Respondent Lagrama filed a motion for reconsideration, but it was denied for lack of merit by the NLRC in a resolution of September 29, 2000. He then filed a petition for certiorari under Rule 65 before the Court of Appeals. The Court of Appeals found that petitioner exercised control over Lagrama's work by dictating the time when Lagrama should submit his billboards and murals and setting rules on the use of the work area and rest room. Although it found that Lagrama did work for other cinema owners, the appeals court held it to be a mere sideline insufficient to prove that he was not an employee of Tan. The appeals court also found no evidence of any intention on the part of Lagrama to leave his job or sever his employment relationship with Tan. Accordingly, on May 31, 2001, the Court of Appeals rendered a decision, the dispositive portion of which reads: IN THE LIGHT OF ALL THE FOREGOING, the Petition is hereby GRANTED. The Resolutions of the Public Respondent issued on June 30, 2000 and September 29, 2000 are ANNULLED. The Decision of the Honorable Labor Arbiter Rogelio P. Legaspi on June 17, 1999 is hereby REINSTATED. Petitioner moved for a reconsideration, but the Court of Appeals found no reason to reverse its decision and so denied his motion for lack of merit. 5 Hence, this petition for review on certiorari based on the following assignments of errors: I. With all due respect, the decision of respondent Court of Appeals in CA-G.R. SP NO. 63160 is bereft of any finding that Public Respondent NLRC, 5th Division, had no jurisdiction or exceeded it or otherwise gravely abused its discretion in its Resolution of 30 June 2000 in NLRC CA-NO. M-004950-99. II. With all due respect, respondent Court of Appeals, absent any positive finding on its part that the Resolution of 30 June 2000 of the NLRC is not supported by substantial evidence, is without authority to substitute its conclusion for that of said NLRC. III. With all due respect, respondent Court of Appeals' discourse on "freelance artists and painters" in the decision in question is misplaced or has no factual or legal basis in the record. IV. With all due respect, respondent Court of Appeals' opening statement in its decision as to "employment," "monthly salary of P1,475.00" and "work schedule from Monday to Saturday, from 8:00 o'clock in the morning up to 5:00 o'clock in the afternoon" as "facts" is not supported by the evidence on record. V. With all due respect, the case of Lambo, et al., v. NLRC, et al., 317 SCRA 420 [G.R. No. 111042 October 26, 1999] relied upon by respondent Court of Appeals is not applicable to the peculiar circumstances of this case.6 The issues raised boil down to whether or not an employer-employee relationship existed between petitioner and private respondent, and whether petitioner is guilty of illegally dismissing private respondent. We find the answers to these issues to be in the affirmative. I. In determining whether there is an employer-employee relationship, we have applied a "four-fold test," to wit: (1) whether the alleged employer has the power of selection and engagement of employees; (2) whether he has control of the employee with respect to the means and methods by which work is to be accomplished; (3) whether he has the power to dismiss; and (4) whether the employee was paid wages.7 These elements of the employer-employee relationship are present in this case. First. The existence in this case of the first element is undisputed. It was petitioner who engaged the services of Lagrama without the intervention of a third party. It is the existence of the second element, the power of control, that requires discussion here. Of the four elements of the employer-employee relationship, the "control test" is the most important. Compared to an employee, an independent contractor is one who carries on a distinct and independent business and undertakes to perform the job, work, or service on its own account and under its own responsibility according to its own manner and method, free from the control and direction of the principal in all matters connected with the performance of the work except as to the results thereof. 8 Hence, while an independent contractor enjoys independence and freedom from the control and supervision of his principal, an employee is subject to the employer's power to control the means and methods by which the employee's work is to be performed and accomplished. In the case at bar, albeit petitioner Tan claims that private respondent Lagrama was an independent contractor and never his employee, the evidence shows that the latter performed his work as painter under the supervision and control of petitioner. Lagrama worked in a designated work area inside the Crown Theater of petitioner, for the use of which petitioner prescribed rules. The rules included the observance of cleanliness and hygiene and a prohibition against urinating in the work area and any place other than the toilet or the rest rooms.9 Petitioner's control over Lagrama's work extended not only to the use of the work area, but also to the result of Lagrama's work, and the manner and means by which the work was to be accomplished. Moreover, it would appear that petitioner not only provided the workplace, but supplied as well the materials used for the paintings, because he admitted that he paid Lagrama only for the latter's services.10 Private respondent Lagrama claimed that he worked daily, from 8 o'clock in the morning to 5 o'clock in the afternoon. Petitioner disputed this allegation and maintained that he paid Lagrama P1,475.00 per week for the murals for the three theaters which the latter usually finished in 3 to 4 days in one week. 11 Even assuming this to be true, the fact that Lagrama worked for at least 3 to 4 days a week proves regularity in his employment by petitioner. Second. That petitioner had the right to hire and fire was admitted by him in his position paper submitted to the NLRC, the pertinent portions of which stated: Complainant did not know how to use the available comfort rooms or toilets in and about his work premises. He was urinating right at the place where he was working when it was so easy for him, as everybody else did and had he only wanted to, to go to the comfort rooms. But no, the complainant had to make a virtual urinal out of his work place! The place then stunk to high heavens, naturally, to the consternation of respondents and everyone who could smell the malodor.

... Given such circumstances, the respondents had every right, nay all the compelling reason, to fire him from his painting job upon discovery and his admission of such acts. Nonetheless, though thoroughly scolded, he was not fired. It was he who stopped to paint for respondents. 12 By stating that he had the right to fire Lagrama, petitioner in effect acknowledged Lagrama to be his employee. For the right to hire and fire is another important element of the employer-employee relationship.13 Indeed, the fact that, as petitioner himself said, he waited for Lagrama to report for work but the latter simply stopped reporting for work reinforces the conviction that Lagrama was indeed an employee of petitioner. For only an employee can nurture such an expectancy, the frustration of which, unless satisfactorily explained, can bring about some disciplinary action on the part of the employer. Third. Payment of wages is one of the four factors to be considered in determining the existence of employer-employee relation. Wages are defined as "remuneration or earnings, however designated, capable of being expressed in terms of money, whether fixed or ascertained on a time, task, piece, or commission basis, or other method of calculating the same, which is payable by an employer to an employee under a written or unwritten contract of employment for work done or to be done, or for services rendered or to be rendered."14 That Lagrama worked for Tan on a fixed piece-work basis is of no moment. Payment by result is a method of compensation and does not define the essence of the relation.15 It is a method of computing compensation, not a basis for determining the existence or absence of employer-employee relationship. One may be paid on the basis of results or time expended on the work, and may or may not acquire an employment status, depending on whether the elements of an employer-employee relationship are present or not.16 The Rules Implementing the Labor Code require every employer to pay his employees by means of payroll. 17 The payroll should show among other things, the employee's rate of pay, deductions made, and the amount actually paid to the employee. In the case at bar, petitioner did not present the payroll to support his claim that Lagrama was not his employee, raising speculations whether his failure to do so proves that its presentation would be adverse to his case. 18 The primary standard for determining regular employment is the reasonable connection between the particular activity performed by the employee in relation to the usual trade or business of the employer.19 In this case, there is such a connection between the job of Lagrama painting billboards and murals and the business of petitioner. To let the people know what movie was to be shown in a movie theater requires billboards. Petitioner in fact admits that the billboards are important to his business.20 The fact that Lagrama was not reported as an employee to the SSS is not conclusive on the question of whether he was an employee of petitioner. 21 Otherwise, an employer would be rewarded for his failure or even neglect to perform his obligation. 22 Neither does the fact that Lagrama painted for other persons affect or alter his employment relationship with petitioner. That he did so only during weekends has not been denied by petitioner. On the other hand, Samuel Villalba, for whom Lagrama had rendered service, admitted in a sworn statement that he was told by Lagrama that the latter worked for petitioner.23 Lagrama had been employed by petitioner since 1988. Under the law, therefore, he is deemed a regular employee and is thus entitled to security of tenure, as provided in Art. 279 of Labor Code: ART. 279. Security of Tenure. In cases of regular employment, the employer shall not terminate the services of an employee except for a just cause or when authorized by this Title. An employee who is unjustly dismissed from work shall be entitled to reinstatement without loss of seniority rights and other privileges and to his full backwages, inclusive of allowances, and to his other benefits or their monetary equivalent computed from the time his compensation was withheld from him up to the time of his actual reinstatement. This Court has held that if the employee has been performing the job for at least one year, even if not continuously but intermittently, the repeated and continuing need for its performance is sufficient evidence of the necessity, if not indispensability, of that activity to the business of his employer. Hence, the employment is also considered regular, although with respect only to such activity, and while such activity exists. 24 It is claimed that Lagrama abandoned his work. There is no evidence to show this. Abandonment requires two elements: (1) the failure to report for work or absence without valid or justifiable reason, and (2) a clear intention to sever the employer-employee relationship, with the second element as the more determinative factor and being manifested by some overt acts.25 Mere absence is not sufficient. What is more, the burden is on the employer to show a deliberate and unjustified refusal on the part of the employee to resume his employment without any intention of returning.26 In the case at bar, the Court of Appeals correctly ruled: Neither do we agree that Petitioner abandoned his job. In order for abandonment to be a just and valid ground for dismissal, the employer must show, by clear proof, the intention of the employee to abandon his job. . . . In the present recourse, the Private Respondent has not established clear proof of the intention of the Petitioner to abandon his job or to sever the employment relationship between him and the Private Respondent. On the contrary, it was Private Respondent who told Petitioner that he did not want the latter to draw for him and thereafter refused to give him work to do or any mural or billboard to paint or draw on. More, after the repeated refusal of the Private Respondent to give Petitioner murals or billboards to work on, the Petitioner filed, with the Sub-Regional Arbitration Branch No. X of the National Labor Relations Commission, a Complaint for "Illegal Dismissal and Money Claims." Such act has, as the Supreme Court declared, negate any intention to sever employment relationship. . . .27 II. The second issue is whether private respondent Lagrama was illegally dismissed. To begin, the employer has the burden of proving the lawfulness of his employee's dismissal.28 The validity of the charge must be clearly established in a manner consistent with due process. The Implementing Rules of the Labor Code 29 provide that no worker shall be dismissed except for a just or authorized cause provided by law and after due process. This provision has two aspects: (1) the legality of the act of dismissal, that is, dismissal under the grounds provided for under Article 282 of the Labor Code and (2) the legality in the manner of dismissal. The illegality of the act of dismissal constitutes discharge without just cause, while illegality in the manner of dismissal is dismissal without due process. 30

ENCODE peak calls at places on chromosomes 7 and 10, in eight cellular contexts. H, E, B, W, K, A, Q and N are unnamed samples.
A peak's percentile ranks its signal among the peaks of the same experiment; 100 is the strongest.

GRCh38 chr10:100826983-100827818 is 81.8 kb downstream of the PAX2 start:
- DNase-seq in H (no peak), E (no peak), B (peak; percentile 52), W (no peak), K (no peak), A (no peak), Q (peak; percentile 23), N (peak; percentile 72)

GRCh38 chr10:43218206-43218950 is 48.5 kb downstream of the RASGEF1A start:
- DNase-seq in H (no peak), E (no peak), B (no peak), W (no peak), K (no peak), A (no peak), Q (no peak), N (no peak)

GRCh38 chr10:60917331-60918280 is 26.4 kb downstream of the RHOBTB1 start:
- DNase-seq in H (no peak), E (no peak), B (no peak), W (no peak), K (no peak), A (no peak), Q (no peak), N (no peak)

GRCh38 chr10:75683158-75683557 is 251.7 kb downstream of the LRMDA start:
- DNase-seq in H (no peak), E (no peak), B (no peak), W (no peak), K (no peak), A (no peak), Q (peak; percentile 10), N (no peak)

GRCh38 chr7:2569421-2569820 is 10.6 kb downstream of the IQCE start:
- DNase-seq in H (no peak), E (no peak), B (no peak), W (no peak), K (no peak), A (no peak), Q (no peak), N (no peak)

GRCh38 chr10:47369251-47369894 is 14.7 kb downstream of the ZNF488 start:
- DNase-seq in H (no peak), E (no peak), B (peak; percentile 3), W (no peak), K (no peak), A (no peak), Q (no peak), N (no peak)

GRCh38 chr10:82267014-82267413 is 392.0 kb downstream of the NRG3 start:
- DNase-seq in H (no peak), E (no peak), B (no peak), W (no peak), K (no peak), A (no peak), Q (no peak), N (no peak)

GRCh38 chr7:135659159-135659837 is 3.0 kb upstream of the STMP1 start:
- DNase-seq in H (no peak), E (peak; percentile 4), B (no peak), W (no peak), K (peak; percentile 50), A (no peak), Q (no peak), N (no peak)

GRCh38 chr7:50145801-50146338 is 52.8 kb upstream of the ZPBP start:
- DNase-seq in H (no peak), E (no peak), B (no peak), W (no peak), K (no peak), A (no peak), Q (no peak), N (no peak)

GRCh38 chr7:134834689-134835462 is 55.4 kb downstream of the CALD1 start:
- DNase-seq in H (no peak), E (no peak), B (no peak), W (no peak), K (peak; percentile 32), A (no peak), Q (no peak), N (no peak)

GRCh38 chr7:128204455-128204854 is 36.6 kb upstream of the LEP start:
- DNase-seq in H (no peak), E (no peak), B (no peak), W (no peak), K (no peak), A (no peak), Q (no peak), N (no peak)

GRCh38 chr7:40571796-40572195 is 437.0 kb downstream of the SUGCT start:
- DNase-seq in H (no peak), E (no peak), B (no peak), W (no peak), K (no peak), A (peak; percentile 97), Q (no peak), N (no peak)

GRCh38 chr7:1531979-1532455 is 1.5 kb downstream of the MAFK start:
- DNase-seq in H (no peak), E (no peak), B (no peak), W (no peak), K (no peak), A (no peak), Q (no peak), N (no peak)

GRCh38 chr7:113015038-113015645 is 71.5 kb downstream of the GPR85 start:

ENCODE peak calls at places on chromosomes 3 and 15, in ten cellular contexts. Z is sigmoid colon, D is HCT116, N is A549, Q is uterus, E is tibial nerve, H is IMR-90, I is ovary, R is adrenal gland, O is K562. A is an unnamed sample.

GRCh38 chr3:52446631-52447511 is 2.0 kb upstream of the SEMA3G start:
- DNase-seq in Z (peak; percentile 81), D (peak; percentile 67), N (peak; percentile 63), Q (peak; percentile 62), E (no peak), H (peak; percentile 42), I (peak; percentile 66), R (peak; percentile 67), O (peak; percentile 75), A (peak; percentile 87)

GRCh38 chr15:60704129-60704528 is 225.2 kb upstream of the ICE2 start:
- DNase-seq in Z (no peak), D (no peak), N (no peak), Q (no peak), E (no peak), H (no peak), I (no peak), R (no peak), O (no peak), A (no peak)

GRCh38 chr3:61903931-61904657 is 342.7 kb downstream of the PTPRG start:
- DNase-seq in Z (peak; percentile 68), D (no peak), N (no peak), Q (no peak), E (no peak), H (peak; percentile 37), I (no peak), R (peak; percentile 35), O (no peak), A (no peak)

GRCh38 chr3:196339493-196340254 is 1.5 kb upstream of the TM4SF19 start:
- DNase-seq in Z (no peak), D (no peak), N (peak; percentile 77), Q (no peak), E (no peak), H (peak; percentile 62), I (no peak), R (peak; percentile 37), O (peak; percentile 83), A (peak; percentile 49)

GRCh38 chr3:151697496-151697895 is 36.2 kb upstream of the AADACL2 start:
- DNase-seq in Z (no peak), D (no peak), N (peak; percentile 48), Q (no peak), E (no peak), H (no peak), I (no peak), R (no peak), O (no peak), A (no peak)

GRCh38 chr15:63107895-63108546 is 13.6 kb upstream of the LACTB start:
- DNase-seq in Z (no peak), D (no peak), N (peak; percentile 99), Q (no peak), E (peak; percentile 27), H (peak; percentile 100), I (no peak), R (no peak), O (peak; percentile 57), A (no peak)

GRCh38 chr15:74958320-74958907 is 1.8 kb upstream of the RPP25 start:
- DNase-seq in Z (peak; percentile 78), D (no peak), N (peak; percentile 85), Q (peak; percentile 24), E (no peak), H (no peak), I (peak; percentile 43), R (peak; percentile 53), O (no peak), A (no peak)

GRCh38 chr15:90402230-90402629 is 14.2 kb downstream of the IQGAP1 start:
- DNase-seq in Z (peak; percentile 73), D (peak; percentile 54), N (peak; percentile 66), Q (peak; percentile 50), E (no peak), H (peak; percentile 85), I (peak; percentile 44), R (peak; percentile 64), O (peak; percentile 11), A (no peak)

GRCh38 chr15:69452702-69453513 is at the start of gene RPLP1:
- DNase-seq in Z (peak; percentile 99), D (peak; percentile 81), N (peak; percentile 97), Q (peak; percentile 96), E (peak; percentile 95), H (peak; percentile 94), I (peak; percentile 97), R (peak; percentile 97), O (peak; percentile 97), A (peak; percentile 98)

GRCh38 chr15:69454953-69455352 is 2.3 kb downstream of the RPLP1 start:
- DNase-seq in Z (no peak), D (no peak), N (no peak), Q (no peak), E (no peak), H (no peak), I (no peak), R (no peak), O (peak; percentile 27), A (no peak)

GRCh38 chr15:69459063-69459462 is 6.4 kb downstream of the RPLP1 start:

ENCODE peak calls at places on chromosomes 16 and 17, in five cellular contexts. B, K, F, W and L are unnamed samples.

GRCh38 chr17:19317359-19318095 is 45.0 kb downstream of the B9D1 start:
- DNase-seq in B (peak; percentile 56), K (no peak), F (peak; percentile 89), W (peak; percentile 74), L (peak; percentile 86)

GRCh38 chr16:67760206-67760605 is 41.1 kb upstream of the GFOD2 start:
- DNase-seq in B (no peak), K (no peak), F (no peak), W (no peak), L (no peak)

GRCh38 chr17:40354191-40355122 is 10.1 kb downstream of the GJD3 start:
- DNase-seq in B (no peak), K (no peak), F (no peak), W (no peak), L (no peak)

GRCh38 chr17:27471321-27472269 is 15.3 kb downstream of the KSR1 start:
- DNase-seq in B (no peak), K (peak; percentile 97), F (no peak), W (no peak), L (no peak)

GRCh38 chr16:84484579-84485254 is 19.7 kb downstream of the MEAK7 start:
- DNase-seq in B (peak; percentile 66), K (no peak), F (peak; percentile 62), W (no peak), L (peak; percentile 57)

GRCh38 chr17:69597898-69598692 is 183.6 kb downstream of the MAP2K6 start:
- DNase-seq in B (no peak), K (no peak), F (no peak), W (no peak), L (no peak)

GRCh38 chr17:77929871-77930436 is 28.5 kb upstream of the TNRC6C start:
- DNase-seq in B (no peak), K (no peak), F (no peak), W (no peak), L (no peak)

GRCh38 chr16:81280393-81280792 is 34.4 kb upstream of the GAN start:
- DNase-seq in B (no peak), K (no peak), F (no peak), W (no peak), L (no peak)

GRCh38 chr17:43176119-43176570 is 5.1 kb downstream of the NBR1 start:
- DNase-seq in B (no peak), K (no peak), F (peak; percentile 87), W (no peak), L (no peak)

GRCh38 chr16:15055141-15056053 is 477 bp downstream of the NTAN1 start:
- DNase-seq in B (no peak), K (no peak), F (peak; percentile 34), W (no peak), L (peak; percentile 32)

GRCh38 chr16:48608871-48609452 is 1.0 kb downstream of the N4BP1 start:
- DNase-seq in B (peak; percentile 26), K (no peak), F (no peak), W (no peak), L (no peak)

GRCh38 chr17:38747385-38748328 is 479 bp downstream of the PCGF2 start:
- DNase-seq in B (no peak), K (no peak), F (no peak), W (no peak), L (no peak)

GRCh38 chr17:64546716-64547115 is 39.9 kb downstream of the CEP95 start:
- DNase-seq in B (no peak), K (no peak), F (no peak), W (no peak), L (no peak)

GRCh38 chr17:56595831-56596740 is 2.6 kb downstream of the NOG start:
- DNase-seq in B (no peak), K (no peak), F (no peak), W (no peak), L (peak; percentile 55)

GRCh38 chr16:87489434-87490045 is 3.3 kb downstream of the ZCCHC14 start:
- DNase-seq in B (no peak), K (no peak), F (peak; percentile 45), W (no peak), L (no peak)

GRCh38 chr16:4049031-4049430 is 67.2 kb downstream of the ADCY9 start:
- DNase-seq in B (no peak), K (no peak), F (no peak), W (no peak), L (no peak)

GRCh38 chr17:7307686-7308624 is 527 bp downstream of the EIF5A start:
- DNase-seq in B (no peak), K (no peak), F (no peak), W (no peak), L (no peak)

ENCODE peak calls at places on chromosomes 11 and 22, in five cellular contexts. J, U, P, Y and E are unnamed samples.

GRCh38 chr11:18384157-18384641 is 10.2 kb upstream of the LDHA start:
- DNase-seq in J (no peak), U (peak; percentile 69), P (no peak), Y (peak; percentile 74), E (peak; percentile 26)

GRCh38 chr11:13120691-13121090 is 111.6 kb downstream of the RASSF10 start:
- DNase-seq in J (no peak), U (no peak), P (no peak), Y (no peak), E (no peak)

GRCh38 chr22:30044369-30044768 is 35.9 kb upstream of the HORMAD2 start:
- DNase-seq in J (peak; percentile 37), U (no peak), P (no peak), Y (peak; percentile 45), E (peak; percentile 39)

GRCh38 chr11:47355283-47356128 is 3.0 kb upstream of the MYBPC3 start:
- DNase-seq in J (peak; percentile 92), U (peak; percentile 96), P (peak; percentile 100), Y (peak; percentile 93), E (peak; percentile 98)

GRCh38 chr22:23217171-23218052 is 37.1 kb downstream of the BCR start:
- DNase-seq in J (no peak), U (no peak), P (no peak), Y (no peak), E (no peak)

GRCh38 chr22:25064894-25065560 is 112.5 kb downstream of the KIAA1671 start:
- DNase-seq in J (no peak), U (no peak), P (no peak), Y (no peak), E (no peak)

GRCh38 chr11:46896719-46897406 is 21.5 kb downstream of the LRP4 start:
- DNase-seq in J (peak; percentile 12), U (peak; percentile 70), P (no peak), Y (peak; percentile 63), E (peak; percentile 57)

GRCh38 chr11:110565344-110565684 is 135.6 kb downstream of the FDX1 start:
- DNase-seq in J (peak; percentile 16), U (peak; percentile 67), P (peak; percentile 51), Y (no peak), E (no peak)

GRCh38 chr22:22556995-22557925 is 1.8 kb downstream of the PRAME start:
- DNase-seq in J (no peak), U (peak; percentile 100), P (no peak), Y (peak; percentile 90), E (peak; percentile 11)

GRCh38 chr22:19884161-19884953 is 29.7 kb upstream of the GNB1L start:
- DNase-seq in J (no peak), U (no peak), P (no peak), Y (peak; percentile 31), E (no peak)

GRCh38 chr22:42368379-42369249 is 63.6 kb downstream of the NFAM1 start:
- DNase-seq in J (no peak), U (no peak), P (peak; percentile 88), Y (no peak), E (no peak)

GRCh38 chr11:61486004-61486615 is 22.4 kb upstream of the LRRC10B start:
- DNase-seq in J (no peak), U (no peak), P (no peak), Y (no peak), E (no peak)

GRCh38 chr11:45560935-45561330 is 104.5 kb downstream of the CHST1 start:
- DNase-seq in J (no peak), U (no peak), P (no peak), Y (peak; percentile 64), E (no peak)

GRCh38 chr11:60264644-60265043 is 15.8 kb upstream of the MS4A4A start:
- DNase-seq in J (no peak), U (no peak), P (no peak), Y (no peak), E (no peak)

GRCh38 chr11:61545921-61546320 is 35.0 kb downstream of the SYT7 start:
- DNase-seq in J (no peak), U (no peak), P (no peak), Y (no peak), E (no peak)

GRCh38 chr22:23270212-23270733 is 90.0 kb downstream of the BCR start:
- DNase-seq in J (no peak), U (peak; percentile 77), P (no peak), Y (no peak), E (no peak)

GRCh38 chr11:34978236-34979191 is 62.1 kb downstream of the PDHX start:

In this case, by his refusal to give Lagrama work to do and ordering Lagrama to get out of his sight as the latter tried to explain his side, petitioner made it plain that Lagrama was dismissed. Urinating in a work place other than the one designated for the purpose by the employer constitutes violation of reasonable regulations intended to promote a healthy environment under Art. 282(1) of the Labor Code for purposes of terminating employment, but the same must be shown by evidence. Here there is no evidence that Lagrama did urinate in a place other than a rest room in the premises of his work. Instead of ordering his reinstatement as provided in Art. 279 of the Labor Code, the Labor Arbiter found that the relationship between the employer and the employee has been so strained that the latter's reinstatement would no longer serve any purpose. The parties do not dispute this finding. Hence, the grant of separation pay in lieu of reinstatement is appropriate. This is of course in addition to the payment of backwages which, in accordance with the ruling in Bustamante v. NLRC,31 should be computed from the time of Lagrama's dismissal up to the time of the finality of this decision, without any deduction or qualification. The Bureau of Working Conditions32 classifies workers paid by results into two groups, namely; (1) those whose time and performance is supervised by the employer, and (2) those whose time and performance is unsupervised by the employer. The first involves an element of control and supervision over the manner the work is to be performed, while the second does not. If a piece worker is supervised, there is an employer-employee relationship, as in this case. However, such an employee is not entitled to service incentive leave pay since, as pointed out in Makati Haberdashery v. NLRC33 and Mark Roche International v. NLRC,34 he is paid a fixed amount for work done, regardless of the time he spent in accomplishing such work. WHEREFORE, based on the foregoing, the petition is DENIED for lack of showing that the Court of Appeals committed any reversible error. The decision of the Court of Appeals, reversing the decision of the National Labor Relations Commission and reinstating the decision of the Labor Arbiter, is AFFIRMED with the MODIFICATION that the backwages and other benefits awarded to private respondent Leovigildo Lagrama should be computed from the time of his dismissal up to the time of the finality of this decision, without any deduction and qualification. However, the service incentive leave pay awarded to him is DELETED. SO ORDERED.